Effects of TGF-β neutralization on human hematopoietic stem cell engraftment and differentiation in a long-term xenograft model
Recently, several reports have suggested that cycling human and murine hematopoietic stem cells display reduced levels of homing and engraftment, as compared to their quiescent counterparts.13-15 We sought to determine whether neutralization of TGF-β, which we have demonstrated in the current studies to enhance cell-cycle progression at the molecular level, had an effect on human hematopoietic stem/progenitor cell engraftment and subsequent lineage development in an immune-deficient mouse xenograft system. For the in vivo assays, we used bnx mice, which have a longer life span than the commonly used nonobese diabetic/severe combined immunodeficiency (NOD/SCID) strain, which can succumb to thymoma at 4 to 6 months of age.26 The bnx strain has a 2-year life span and thus allows relatively long-term analysis of engrafted human cells (6-12 months), as we have described.18,19,22,27,28
In the initial series of studies, primary CD34+ progenitor cells from human BM were cultured on the fibronectin fragment CH-296 (Retronectin) with cytokines for 24 to 48 hours, with and without neutralizing antibody to TGF-β. The Retronectin molecule was used because we have previously demonstrated that it maintains the regenerative capacity of long-term engrafting human hematopoietic cells through an in vitro culture period.29Following the culture period, a small portion of the cells from each sample was plated in a CFU assay and the remainder was transplanted into immunodeficient mice as described.18,19,22,27,28 CFU assays were enumerated on days 14 to 21 after plating. The average number of colonies obtained after 48 hours of culture in 5% serum-containing medium with cytokines was 526 ± 44 CFU/1 × 105 CD34+ cells plated versus 770 ± 54 after the same duration of culture in identical conditions, but with neutralizing antibody to TGF-β added to a final concentration of 5 μg/mL (7 separate experiments). Addition of neutralizing antibody to TGF-β significantly increased the levels of the colonies that developed (P = .004). However, because the colony-forming assay measures effects on relatively mature, committed progenitors, the effects of neutralization of TGF-β on the more primitive, engrafting cells in an in vivo transplantation system were also examined.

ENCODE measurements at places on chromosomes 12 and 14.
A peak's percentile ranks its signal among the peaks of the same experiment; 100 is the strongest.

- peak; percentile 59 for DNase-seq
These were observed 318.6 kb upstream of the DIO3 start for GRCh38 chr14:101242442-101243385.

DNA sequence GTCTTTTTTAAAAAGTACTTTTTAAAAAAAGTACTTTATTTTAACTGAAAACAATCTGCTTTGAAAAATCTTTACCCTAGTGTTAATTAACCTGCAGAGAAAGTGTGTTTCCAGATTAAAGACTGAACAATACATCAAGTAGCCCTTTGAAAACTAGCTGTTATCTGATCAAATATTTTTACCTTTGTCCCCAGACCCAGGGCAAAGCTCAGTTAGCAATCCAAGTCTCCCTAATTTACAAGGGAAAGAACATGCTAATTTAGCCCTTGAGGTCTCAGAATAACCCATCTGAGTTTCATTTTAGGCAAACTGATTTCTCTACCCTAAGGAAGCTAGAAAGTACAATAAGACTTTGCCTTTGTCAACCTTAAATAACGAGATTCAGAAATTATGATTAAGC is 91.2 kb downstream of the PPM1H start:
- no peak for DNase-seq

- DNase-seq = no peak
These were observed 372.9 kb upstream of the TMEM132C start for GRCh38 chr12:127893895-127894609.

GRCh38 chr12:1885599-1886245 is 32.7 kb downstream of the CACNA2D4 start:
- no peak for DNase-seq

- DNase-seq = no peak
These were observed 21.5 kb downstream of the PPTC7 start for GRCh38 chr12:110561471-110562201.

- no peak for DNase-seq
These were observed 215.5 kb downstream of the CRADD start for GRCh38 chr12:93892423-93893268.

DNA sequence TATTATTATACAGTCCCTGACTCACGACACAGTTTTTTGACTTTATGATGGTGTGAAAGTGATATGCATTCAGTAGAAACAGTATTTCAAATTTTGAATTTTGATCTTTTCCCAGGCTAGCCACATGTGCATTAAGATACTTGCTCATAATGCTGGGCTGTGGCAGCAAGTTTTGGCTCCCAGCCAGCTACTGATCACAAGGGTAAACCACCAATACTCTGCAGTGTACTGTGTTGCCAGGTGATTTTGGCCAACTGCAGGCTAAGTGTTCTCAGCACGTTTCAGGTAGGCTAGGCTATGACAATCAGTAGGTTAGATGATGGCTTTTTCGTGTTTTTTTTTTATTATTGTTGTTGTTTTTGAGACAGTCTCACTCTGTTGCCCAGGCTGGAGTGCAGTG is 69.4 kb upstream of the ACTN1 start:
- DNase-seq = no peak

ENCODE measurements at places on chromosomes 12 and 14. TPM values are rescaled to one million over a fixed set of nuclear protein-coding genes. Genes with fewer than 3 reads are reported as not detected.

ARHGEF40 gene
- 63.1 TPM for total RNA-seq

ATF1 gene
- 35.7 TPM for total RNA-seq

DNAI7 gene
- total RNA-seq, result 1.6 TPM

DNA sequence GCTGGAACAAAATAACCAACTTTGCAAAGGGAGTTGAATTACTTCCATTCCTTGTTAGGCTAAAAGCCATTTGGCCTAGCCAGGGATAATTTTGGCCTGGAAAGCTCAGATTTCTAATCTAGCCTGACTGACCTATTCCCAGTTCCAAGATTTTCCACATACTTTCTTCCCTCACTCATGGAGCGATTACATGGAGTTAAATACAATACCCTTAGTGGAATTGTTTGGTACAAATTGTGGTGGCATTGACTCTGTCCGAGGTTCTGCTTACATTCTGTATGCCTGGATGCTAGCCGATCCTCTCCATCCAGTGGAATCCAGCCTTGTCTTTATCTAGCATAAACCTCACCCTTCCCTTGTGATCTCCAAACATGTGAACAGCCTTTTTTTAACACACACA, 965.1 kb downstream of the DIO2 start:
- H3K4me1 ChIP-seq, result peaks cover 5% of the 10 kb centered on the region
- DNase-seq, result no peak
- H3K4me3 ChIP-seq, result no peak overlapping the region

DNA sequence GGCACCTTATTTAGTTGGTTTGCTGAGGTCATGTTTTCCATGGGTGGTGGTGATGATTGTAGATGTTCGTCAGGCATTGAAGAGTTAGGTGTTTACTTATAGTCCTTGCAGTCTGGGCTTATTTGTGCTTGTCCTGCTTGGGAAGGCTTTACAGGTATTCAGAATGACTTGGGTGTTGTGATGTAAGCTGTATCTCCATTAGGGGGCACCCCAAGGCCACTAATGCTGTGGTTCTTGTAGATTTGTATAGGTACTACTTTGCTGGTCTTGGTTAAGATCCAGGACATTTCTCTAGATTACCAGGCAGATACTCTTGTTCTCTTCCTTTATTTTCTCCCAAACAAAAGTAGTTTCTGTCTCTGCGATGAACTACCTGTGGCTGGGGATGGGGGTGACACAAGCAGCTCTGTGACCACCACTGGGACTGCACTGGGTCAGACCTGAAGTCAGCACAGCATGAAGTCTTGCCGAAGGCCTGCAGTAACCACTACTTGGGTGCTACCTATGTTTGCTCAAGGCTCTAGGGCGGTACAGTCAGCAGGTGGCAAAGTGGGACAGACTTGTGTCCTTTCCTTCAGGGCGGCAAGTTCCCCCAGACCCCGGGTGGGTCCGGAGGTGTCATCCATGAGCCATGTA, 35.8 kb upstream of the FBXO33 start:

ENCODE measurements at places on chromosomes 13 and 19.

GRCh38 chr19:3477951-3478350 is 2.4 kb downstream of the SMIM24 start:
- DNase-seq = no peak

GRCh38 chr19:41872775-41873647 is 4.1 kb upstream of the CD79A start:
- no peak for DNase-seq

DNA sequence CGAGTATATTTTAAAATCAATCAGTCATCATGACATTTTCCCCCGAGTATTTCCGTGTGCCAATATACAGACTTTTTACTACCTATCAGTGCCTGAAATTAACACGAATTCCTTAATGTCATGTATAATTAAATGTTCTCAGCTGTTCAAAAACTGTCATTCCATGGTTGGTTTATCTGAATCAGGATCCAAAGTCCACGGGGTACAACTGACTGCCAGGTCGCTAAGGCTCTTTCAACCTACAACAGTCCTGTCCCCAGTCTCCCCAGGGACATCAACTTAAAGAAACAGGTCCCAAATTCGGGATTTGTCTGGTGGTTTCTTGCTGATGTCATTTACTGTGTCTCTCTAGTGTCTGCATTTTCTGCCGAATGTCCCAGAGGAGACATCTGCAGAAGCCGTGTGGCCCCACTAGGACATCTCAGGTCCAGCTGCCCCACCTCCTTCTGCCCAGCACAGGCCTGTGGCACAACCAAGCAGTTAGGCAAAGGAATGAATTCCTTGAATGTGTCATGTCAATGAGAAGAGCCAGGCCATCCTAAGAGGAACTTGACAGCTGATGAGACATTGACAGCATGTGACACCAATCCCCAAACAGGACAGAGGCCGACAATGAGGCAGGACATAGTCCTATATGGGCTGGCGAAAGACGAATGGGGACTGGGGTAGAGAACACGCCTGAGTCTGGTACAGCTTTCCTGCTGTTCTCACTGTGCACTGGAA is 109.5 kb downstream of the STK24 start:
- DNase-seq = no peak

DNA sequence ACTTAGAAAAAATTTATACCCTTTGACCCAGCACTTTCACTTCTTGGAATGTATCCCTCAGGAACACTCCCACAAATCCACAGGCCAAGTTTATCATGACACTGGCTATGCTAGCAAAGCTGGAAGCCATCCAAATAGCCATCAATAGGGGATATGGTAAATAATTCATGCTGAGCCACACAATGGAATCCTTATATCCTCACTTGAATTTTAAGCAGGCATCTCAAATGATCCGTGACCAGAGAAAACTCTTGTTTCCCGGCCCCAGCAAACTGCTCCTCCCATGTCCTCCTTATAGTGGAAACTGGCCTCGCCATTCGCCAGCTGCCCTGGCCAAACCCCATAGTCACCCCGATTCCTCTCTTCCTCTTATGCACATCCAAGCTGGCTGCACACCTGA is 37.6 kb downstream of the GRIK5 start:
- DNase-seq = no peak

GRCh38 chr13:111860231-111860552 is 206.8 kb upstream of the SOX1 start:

Both CD34+ cells and CD34+/CD38−cells, which are a rare and quiescent subset of the CD34+population,16,17 were used in the in vivo studies. Each cell sample, cultured with and without addition of neutralizing antibody to TGF-β, was transplanted into immune-deficient bnx mice with IL-3–secreting mesenchymal stem cells to provide species-specific cytokine support, as we have previously described in detail.19,28 Mice were harvested 6 to 12 months after transplantation and the human hematopoietic cell content in the murine BM was assessed by labeling with human-specific antibodies and flow cytometry. The total human leukocyte levels in the BM of bnx mice receiving transplants of human CD34+ and CD34+/CD38− cells cultured for 24 to 48 hours in medium containing cytokines alone versus the percentage of human leukocytes in the BM of mice receiving transplants with the same cell populations, cultured in identical conditions but with addition of neutralizing antibody to TGF-β, were not significantly different (Table 1). The total percentage of human CD45+ cells in the BM of each group of mice, as detected by FACS, was 15.8 ± 2.4 for the cytokines alone group (n = 11) versus 17.7 ± 2.1 for the cytokines plus anti–TGF-β group (n = 21, Table 1).
|Mouse no.||Culture conditions||No. human CFUs||Percentage human cells of each lineage in bnx BM|
|Avg ± SEM−||41.3 ± 5.4||15.8 ± 2.4||2.6 ± 0.4||3.5 ± 0.5||7.4 ± 1.4||1.3 ± 0.3|
|12||Cytokines + Anti–TGF-β antibody||46||21.6||3.6||5.1||10.4||2.9|
|Avg ± SEM−||43.9 ± 4.8||17.7 ± 2.1||3.7 ± 0.5||4.6 ± 0.6||7.5 ± 1.1||1.5 ± 0.2|
|Mouse no.||Culture conditions||No. human CFUs||Percentage human cells of each lineage in bnx BM|
|Avg ± SEM−||41.3 ± 5.4||15.8 ± 2.4||2.6 ± 0.4||3.5 ± 0.5||7.4 ± 1.4||1.3 ± 0.3|
|12||Cytokines + Anti–TGF-β antibody||46||21.6||3.6||5.1||10.4||2.9|
|Avg ± SEM−||43.9 ± 4.8||17.7 ± 2.1||3.7 ± 0.5||4.6 ± 0.6||7.5 ± 1.1||1.5 ± 0.2|